The site of Nahal Zippori 3 East is located on the southern bank of Nahal Zippori in the Zippori alluvial valley, at the foot of the eastern hill of Mizpe Zevulun (Fig. 1; Barzilai et al. 2013: Fig. 1). This open-air settlement was discovered in 2009 by O. Marder and H. Khalaily during a walking survey (License No. S-93/2009). A salvage excavation, carried out at the site in 2011, uncovered early Pottery Neolithic layers over an area of c. 200 sq m, yielding exceptionally well-preserved architectural and material remains (Barzilai et al. 2013; 2016).

The specific location of the current excavation in a cultivated field was determined following a survey and a series of trial trenches (Fig. 1). One area was opened (4 × 6 m), within which five 2 × 2 m squares were excavated, subdivided into 1 × 1 m squares (Fig. 2). All the sediments from in situ layers were sieved using a 5 mm mesh. The excavation was carried out according to the principles of the palaeo-ethnographic approach, which involves the identification of the different occupation phases by distinguishing the different sedimentary layers. A Stratigraphic Unit (US) recording system was chosen to document the chrono-stratigraphic sequence at the site, as it enables the analysis of stratigraphic sequences at sites with a complex taphonomic history. The stratigraphic sequence uncovered at the site consists of five main layers (5–1), three from the Pottery Neolithic period (5–3) and two mixed layers above them (2, 1), with Early Bronze Age finds (see Appendix).
Layer 5: Early Pottery Neolithic Occupation
This layer was exposed only in the central part of excavation. The main element in this layer was a concentration of storage-vessel fragments (US37) laying on what seems to have been a stone floor (US36; Fig. 3); the concentration of potsherds was sealed by a coating of white plaster. Two additional elements were identified in a small probe (2 sq m) below the floor—a possible abandonment layer (US38) and what may have been an in situ occupation layer (US39)—but neither can be interpretated with certainty due to the limited excavation area. Sterile soil (US23; Fig. 4) was reached beneath this archaeological sequence. Layer 5 was covered by an abandonment layer (US33).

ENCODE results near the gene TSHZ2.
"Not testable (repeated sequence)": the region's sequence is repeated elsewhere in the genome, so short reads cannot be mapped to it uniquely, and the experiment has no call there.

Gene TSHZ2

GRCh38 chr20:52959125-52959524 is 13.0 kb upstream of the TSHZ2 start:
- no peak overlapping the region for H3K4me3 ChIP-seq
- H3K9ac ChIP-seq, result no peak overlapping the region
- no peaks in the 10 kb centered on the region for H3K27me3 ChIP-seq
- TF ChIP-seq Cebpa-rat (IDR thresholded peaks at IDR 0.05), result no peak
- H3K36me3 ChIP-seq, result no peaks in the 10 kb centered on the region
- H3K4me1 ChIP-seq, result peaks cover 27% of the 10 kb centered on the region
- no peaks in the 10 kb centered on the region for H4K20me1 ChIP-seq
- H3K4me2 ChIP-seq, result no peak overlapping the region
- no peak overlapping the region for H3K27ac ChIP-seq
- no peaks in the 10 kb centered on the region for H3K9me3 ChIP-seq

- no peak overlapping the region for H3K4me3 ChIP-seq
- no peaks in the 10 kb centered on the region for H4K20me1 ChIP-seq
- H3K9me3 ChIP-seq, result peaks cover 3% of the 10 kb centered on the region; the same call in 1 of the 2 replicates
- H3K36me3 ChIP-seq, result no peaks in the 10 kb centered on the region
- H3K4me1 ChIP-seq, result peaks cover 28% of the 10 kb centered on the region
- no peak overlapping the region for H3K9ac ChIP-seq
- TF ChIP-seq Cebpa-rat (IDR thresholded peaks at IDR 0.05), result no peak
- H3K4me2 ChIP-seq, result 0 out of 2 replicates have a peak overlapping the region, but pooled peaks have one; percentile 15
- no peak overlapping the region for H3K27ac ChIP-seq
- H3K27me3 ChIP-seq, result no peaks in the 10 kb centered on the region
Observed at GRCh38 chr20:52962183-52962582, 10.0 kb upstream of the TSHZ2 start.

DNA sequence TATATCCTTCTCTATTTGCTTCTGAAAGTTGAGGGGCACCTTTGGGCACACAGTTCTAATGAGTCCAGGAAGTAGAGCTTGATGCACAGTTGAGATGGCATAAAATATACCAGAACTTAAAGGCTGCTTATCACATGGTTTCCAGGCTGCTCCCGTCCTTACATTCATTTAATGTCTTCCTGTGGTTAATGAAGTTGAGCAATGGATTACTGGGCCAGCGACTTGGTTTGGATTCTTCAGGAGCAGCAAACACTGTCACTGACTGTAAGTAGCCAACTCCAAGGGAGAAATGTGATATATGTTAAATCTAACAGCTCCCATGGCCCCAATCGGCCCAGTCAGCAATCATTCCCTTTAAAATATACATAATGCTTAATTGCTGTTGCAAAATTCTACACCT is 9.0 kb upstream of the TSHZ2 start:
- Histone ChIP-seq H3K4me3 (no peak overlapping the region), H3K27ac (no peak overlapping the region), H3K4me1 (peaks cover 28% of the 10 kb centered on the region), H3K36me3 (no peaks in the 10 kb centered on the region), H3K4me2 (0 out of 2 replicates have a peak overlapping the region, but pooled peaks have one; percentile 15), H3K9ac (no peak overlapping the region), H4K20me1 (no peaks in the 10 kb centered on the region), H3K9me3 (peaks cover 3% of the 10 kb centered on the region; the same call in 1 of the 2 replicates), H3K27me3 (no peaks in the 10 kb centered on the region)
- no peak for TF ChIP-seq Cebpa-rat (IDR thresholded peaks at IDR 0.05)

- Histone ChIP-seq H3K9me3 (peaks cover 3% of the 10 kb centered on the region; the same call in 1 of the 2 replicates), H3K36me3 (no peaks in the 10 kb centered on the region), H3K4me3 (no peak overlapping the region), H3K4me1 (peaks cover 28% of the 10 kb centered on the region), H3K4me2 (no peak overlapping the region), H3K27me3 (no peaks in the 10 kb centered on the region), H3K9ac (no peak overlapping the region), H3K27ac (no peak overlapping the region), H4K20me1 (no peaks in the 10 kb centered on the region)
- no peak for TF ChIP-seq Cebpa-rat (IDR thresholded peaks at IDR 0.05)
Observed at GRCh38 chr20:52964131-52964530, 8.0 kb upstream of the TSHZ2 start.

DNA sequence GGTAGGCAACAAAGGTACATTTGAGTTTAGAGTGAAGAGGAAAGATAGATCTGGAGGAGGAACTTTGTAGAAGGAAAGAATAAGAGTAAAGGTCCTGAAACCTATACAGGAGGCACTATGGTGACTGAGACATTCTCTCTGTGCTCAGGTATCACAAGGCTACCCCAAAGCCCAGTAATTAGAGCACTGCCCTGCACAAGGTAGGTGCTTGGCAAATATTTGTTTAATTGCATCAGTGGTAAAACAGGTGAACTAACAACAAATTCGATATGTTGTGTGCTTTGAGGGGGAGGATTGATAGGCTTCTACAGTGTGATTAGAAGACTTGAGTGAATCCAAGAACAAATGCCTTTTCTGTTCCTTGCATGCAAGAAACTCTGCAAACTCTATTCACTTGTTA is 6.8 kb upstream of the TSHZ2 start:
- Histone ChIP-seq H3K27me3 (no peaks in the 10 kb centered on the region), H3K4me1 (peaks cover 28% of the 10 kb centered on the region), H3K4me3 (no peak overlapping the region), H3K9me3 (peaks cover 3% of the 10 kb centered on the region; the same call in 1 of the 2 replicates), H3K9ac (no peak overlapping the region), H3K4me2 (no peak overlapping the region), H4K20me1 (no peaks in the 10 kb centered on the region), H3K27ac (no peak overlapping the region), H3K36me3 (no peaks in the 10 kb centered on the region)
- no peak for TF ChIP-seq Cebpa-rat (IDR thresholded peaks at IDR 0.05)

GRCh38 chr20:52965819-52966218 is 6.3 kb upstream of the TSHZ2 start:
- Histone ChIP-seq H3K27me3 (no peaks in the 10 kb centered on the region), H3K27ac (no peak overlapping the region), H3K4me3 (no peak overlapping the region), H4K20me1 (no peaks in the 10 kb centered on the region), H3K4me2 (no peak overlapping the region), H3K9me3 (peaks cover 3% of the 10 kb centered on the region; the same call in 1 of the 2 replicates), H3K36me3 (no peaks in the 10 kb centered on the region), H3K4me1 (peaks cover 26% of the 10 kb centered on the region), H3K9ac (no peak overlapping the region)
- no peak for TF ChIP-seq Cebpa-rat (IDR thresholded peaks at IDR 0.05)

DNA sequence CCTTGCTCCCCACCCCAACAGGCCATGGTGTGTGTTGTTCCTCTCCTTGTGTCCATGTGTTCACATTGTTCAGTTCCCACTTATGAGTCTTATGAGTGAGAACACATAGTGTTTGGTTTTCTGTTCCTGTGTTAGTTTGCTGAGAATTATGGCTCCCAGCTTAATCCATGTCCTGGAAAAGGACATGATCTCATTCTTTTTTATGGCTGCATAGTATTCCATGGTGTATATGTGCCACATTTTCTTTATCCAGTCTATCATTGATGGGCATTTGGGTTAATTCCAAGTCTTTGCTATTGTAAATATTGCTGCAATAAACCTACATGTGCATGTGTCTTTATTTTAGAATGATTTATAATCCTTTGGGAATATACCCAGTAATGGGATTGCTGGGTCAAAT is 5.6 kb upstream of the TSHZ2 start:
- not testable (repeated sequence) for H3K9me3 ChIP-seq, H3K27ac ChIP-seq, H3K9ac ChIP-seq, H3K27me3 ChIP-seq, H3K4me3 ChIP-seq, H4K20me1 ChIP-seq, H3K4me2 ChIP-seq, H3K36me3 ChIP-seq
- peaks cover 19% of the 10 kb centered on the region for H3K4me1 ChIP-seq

Layer 4: Transitional Early Pottery Neolithic–Late Pottery Neolithic Occupation
Layer 4 yielded the remains of an irregularly shaped structure (US26; diam. 0.8 m; Fig. 5), built of large fieldstones (diam. over 0.2 m) mixed with a very dark brown clayey sediment. This structure was laid over two layers of medium-sized stones (US28, US29; 5–10 m cm; Figs. 4, 5)—set in a light brown silty clay sediment containing horizontally and obliquely lying burnt daub and charcoal inclusions, indicating the anthropogenic nature of the layers. Covering Layer 4 was an abandonment layer (US19, US21).
Layer 3: Late Pottery Neolithic Wadi Rabah Occupation
The architectural remains of Layer 3 consisted of a wall (US4) and two associated occupation phases (3b, 3a). Wall US4 (width 0.8 m) was oriented southeast–northwest and sloped down slightly from south to north. The wall was built of two rows of medium-sized fieldstones (0.3–0.5 m) with a core of small stones (5–10 cm). The stones were imbedded in a very compact dark brown clay sediment that was distinct from the contemporary, more loosely structured archaeological layers—an observation that raises the possibility that a ‘raw-earth concrete’ may have been prepared for the construction of the stone wall foundation. A concentration of stones (US16), located along Wall US4, was probably the result of the collapse of part of the wall.
Phase 3b (Figs. 6, 7). The remains of Phase 3b—a living surface (US12) and three installations (US15, US17, US18)—were associated with Wall US4. Living Surface US12, extending mostly in the southern part of the excavation, consisted of a dense concentration of stones. A clear-cut line in running across the northeast of the surface indicated where a wall once existed, probably dividing this architectural space into two, although it has since been robbed or—if it was built of mud bricks—has disintegrated.